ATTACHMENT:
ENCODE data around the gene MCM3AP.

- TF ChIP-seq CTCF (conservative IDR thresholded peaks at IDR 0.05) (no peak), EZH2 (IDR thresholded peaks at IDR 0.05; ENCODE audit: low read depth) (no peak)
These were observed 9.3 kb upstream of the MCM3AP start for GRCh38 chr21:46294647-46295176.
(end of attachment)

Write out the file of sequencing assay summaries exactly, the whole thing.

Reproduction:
ENCODE data around the gene MCM3AP.

- TF ChIP-seq CTCF (conservative IDR thresholded peaks at IDR 0.05) (no peak), EZH2 (IDR thresholded peaks at IDR 0.05; ENCODE audit: low read depth) (no peak)
These were observed 9.3 kb upstream of the MCM3AP start for GRCh38 chr21:46294647-46295176.